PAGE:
Targeting a sizable and fast-growing market niche that it says has largely been ignored by major carriers, Movida Communications said it had forged several partnerships to help it bring wireless services to the Hispanic community.
Miami, Florida-based Movida said it would work with the Cisneros Group, Sprint and Wal-Mart to provide and sell nationwide wireless voice and data services on a pay-as-you-go basis. Over time, the startup also plans to roll out Spanish-language content and other targeted services.
Movida is the first carrier of its type — a Mobile Virtual Network Operator, which means it does not operate its own network — to target the 40 million Hispanics living in the U.S.
Prepaid Calling Cards
Movida’s service will provide consumers access to the Sprint nationwide network. The company plans to sell Movida-branded handsets and prepaid calling cards in Wal-Mart stores starting later this year.
“Movida is about understanding Hispanic consumers and offering them products and services that help them stay connected,” Anthony V. Montoya, Movida’s president, said in a statement. “We’ve built the perfect alliance to successfully reach this segment.”
Montoya said Hispanics are the largest and fast-growing ethnic community in the U.S. and are expected to make up 17 percent of the total population by the time the next full census is taken in 2010.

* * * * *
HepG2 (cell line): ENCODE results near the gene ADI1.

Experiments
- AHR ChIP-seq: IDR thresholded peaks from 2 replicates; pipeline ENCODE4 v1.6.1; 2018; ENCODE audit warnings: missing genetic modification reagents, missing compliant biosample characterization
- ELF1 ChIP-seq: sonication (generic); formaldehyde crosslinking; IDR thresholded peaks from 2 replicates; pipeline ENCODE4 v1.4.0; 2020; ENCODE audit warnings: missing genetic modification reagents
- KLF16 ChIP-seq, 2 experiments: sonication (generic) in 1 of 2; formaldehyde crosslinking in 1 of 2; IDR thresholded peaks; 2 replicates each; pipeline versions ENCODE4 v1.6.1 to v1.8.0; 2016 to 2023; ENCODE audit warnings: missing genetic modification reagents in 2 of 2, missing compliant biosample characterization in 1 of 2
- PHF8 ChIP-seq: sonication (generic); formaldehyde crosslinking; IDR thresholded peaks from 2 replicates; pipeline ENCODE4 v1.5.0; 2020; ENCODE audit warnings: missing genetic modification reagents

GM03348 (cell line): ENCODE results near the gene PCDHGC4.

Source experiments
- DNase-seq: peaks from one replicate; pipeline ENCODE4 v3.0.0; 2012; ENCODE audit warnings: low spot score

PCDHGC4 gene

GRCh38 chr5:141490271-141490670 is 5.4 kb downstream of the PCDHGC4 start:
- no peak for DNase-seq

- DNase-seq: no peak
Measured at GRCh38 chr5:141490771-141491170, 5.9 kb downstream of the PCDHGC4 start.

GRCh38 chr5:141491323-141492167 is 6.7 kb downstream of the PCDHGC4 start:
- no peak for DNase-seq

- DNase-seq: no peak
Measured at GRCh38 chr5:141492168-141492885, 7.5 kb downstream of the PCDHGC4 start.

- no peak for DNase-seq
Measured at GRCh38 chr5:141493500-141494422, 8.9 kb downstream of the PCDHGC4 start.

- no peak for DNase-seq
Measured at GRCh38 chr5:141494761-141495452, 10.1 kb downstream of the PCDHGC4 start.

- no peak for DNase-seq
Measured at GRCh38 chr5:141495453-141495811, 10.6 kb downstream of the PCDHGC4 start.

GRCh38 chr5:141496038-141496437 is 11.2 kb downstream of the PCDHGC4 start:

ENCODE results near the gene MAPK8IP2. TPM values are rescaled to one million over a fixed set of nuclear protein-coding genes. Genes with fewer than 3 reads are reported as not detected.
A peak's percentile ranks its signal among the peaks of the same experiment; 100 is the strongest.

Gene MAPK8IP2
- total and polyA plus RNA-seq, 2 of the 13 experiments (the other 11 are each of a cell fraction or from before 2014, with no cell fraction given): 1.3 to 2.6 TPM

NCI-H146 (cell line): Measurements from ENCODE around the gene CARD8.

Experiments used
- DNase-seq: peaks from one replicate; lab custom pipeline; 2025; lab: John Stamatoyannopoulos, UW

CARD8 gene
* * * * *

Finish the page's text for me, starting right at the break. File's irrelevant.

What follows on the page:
The company also believes that pay-as-you-go is the preferred way to receive mobile services. In Latin America, Montoya noted, 90 percent of new mobile service sign-ups come from such offerings rather than long-term subscription commitments.
Future plans call for yet-unspecified “added-value features and services” that will be targeted and “culturally and geographically relevant to Hispanic consumers.” Those services will be offered through Cisneros, the main investor in Movida and the owner of various Spanish-language entertainment and media properties.
Movida said all of its services would be offered primarily in Spanish language format, and emphasized that its marketing campaigns and other consumer communications will be conceived and written in Spanish, rather than translated from English.
That could be important, since analysts say targeting niche audiences online or in the telecommunications world requires credibility.
For Sprint, the deal represents a piece of the new and growing phenomenon of the mobile virtual carrier, and another potential revenue stream.
Datacomm Research President Ira Brodsky said those arrangements often benefit both companies involved, enabling the virtual carrier to focus on customer service and marketing, and allowing the actual network carrier to collect wholesale fees without the hassle and expense of retail marketing and customer service.
Because mobile services can be customer-service intensive, even charging wholesale prices for voice traffic can be profitable for major carriers, Brodsky added.
And because the virtual providers aren’t “burdened with the overhead that comes from maintaining their own infrastructure, they can offer very competitive prices” that enable them to compete, he told the E-Commerce Times.
That’s important for Modiva — the name means “on the move” — because it will be selling prepaid services, which are notoriously cost-competitive.